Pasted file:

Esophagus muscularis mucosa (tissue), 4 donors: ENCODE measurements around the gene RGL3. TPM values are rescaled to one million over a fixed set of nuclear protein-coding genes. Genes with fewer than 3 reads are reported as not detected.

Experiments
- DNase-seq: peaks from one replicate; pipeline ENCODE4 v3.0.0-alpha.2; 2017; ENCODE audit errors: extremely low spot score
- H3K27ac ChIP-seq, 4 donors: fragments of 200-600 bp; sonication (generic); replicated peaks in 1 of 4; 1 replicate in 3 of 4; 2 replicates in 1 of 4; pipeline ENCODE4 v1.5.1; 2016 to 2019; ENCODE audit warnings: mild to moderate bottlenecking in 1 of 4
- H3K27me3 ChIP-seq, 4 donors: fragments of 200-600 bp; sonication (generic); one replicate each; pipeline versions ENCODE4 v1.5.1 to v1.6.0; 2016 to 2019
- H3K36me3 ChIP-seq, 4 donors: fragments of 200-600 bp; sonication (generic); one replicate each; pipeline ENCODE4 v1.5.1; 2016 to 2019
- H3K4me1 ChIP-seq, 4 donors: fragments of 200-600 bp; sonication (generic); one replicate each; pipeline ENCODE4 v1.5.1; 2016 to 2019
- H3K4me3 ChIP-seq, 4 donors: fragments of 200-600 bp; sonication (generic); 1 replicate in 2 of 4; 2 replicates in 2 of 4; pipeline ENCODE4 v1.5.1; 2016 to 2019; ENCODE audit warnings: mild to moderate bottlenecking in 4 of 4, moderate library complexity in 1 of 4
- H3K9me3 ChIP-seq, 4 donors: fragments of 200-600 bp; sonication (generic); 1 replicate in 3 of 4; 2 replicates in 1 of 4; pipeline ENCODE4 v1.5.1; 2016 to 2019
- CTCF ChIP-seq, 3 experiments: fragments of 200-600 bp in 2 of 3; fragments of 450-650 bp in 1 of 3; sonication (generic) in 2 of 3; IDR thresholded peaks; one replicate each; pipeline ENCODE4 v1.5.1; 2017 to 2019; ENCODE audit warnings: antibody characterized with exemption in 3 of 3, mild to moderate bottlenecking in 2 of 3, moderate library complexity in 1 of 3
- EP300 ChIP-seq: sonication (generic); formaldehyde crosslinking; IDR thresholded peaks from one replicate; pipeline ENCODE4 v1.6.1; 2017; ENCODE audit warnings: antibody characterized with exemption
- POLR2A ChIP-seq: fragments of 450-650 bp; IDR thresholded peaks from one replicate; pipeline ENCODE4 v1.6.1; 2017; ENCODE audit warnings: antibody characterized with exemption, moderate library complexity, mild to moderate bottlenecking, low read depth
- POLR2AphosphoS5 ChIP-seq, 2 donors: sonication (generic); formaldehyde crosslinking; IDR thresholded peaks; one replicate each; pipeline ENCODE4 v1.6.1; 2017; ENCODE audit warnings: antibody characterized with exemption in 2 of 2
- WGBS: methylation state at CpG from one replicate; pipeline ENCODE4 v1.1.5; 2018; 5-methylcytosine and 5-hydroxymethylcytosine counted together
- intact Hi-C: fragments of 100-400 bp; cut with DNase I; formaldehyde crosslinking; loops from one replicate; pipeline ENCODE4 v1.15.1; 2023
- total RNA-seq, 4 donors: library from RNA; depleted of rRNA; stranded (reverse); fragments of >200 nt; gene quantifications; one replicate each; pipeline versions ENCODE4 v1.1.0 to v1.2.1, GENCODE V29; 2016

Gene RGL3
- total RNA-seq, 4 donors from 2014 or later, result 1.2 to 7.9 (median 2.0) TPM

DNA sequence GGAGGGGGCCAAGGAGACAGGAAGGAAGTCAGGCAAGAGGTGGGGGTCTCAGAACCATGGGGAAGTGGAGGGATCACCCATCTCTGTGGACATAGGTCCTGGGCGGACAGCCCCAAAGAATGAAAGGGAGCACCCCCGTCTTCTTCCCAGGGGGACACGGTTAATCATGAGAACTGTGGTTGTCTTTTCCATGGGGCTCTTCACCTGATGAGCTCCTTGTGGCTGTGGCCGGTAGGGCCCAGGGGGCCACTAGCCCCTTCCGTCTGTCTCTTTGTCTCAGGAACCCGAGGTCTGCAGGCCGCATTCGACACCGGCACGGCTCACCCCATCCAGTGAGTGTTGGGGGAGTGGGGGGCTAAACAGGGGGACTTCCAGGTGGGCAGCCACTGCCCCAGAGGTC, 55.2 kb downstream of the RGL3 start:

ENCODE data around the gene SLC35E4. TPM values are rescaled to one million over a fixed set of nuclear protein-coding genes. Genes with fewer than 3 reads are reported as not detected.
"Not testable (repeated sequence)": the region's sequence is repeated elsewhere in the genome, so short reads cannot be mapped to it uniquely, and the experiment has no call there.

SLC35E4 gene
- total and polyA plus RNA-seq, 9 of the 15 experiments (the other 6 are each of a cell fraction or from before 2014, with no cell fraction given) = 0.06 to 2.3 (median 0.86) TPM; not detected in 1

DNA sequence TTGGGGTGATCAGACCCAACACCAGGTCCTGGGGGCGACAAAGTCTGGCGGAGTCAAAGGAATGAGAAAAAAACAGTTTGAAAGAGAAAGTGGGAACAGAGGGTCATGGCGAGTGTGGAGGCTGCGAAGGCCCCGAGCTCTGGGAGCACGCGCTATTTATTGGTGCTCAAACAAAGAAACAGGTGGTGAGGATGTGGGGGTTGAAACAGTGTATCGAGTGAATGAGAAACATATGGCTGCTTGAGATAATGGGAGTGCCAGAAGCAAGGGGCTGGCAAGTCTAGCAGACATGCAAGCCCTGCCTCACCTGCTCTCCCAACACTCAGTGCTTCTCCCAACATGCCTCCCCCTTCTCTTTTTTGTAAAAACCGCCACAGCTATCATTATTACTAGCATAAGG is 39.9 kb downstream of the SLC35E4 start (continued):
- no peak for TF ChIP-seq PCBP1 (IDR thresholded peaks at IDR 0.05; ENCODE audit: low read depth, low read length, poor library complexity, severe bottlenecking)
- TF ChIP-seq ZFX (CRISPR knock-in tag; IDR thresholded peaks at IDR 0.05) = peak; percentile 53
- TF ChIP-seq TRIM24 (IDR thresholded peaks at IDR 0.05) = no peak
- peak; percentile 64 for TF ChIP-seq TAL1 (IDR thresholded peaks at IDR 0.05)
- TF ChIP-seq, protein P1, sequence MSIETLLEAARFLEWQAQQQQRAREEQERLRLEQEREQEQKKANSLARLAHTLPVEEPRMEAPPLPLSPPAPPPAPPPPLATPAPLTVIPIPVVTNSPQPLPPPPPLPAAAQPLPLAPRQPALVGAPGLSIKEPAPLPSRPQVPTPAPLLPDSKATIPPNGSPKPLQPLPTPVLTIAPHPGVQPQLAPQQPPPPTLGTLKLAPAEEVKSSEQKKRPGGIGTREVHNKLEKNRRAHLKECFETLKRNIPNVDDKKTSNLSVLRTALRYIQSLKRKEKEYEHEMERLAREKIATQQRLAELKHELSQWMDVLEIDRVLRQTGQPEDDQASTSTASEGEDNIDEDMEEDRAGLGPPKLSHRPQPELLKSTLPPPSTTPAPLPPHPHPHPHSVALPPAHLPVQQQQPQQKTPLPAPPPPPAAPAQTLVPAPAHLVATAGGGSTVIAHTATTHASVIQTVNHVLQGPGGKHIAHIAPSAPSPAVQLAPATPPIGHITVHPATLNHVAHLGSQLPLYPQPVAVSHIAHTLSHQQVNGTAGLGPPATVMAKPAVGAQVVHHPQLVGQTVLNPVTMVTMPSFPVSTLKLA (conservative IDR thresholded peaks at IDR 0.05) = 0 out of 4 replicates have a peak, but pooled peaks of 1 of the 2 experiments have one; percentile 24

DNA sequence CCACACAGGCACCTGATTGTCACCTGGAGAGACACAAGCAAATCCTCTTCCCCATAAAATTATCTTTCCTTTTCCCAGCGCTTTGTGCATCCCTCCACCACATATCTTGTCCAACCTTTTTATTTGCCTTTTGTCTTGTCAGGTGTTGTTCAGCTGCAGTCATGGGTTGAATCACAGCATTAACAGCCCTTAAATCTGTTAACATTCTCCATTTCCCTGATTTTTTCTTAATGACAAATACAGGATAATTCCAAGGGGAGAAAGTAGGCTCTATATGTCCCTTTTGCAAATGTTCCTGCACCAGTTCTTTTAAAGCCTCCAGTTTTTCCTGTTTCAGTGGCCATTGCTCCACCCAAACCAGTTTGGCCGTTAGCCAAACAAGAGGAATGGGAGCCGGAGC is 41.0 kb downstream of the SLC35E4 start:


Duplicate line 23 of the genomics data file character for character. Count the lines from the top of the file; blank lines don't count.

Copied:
- total and polyA plus RNA-seq, 9 of the 15 experiments (the other 6 are each of a cell fraction or from before 2014, with no cell fraction given) = 0.06 to 2.3 (median 0.86) TPM; not detected in 1